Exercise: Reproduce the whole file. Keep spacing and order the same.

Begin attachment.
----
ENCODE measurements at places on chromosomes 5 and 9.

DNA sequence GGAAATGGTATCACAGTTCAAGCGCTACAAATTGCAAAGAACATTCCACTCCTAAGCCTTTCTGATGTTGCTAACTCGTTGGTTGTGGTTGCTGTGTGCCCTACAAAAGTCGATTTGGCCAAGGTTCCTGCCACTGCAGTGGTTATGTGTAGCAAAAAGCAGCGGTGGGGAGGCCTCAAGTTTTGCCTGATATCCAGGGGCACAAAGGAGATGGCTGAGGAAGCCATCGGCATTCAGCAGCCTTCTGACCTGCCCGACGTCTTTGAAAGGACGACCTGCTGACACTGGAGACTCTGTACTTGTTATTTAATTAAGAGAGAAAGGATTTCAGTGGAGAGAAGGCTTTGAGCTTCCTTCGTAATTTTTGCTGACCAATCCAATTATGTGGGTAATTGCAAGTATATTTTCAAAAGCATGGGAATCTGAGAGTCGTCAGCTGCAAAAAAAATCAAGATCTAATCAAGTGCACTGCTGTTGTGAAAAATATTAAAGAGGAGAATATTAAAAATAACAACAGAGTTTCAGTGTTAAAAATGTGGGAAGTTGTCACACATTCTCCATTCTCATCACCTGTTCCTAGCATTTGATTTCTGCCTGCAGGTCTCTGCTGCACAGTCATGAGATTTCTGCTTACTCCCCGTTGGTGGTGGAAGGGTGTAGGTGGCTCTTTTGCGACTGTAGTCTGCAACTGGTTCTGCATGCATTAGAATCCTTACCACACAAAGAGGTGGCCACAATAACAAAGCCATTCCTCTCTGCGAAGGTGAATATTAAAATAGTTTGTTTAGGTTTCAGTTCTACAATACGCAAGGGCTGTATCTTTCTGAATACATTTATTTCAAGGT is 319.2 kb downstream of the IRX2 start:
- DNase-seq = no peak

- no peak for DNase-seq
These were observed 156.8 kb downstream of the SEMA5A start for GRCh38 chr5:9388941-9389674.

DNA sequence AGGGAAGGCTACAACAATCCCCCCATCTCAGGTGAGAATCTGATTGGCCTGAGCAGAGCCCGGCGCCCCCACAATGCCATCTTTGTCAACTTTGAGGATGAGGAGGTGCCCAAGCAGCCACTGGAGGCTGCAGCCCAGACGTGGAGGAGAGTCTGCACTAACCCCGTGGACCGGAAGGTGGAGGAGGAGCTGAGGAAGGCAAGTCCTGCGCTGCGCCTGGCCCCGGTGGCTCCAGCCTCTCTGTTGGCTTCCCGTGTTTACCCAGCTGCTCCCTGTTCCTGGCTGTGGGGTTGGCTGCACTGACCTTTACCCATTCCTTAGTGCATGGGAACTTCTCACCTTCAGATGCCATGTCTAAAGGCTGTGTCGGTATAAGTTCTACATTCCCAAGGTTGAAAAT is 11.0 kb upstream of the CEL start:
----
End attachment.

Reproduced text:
ENCODE measurements at places on chromosomes 5 and 9.

DNA sequence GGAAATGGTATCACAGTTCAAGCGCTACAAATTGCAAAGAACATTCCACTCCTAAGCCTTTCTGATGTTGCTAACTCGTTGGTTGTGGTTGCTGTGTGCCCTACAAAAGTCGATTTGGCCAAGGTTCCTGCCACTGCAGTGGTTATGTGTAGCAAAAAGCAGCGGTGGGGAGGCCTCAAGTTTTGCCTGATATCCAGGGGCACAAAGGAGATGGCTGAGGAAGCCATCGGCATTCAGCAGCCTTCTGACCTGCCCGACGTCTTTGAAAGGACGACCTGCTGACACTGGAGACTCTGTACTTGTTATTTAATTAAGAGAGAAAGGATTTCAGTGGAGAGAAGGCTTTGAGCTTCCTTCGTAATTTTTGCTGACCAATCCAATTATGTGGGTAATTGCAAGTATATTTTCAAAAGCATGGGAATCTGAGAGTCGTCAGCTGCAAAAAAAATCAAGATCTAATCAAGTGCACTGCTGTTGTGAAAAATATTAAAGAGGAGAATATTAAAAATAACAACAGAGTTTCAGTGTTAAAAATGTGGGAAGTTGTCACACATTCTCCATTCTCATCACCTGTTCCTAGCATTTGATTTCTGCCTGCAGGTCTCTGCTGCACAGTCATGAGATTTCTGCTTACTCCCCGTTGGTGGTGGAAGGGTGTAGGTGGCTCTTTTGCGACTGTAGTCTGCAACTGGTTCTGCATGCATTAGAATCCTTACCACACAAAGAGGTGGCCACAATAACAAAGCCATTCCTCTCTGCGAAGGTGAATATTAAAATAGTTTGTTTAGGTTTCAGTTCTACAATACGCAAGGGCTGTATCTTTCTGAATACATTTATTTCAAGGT is 319.2 kb downstream of the IRX2 start:
- DNase-seq = no peak

- no peak for DNase-seq
These were observed 156.8 kb downstream of the SEMA5A start for GRCh38 chr5:9388941-9389674.

DNA sequence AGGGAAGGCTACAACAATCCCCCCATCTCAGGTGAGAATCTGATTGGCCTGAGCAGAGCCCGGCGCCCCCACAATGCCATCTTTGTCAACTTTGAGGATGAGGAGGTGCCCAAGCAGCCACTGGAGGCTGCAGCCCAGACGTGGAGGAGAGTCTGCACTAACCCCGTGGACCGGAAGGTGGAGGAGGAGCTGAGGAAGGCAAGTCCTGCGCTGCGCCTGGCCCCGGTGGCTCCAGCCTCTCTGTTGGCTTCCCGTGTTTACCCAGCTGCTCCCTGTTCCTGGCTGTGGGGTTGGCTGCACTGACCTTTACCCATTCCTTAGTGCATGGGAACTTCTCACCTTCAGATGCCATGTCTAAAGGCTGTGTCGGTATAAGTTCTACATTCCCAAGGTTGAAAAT is 11.0 kb upstream of the CEL start: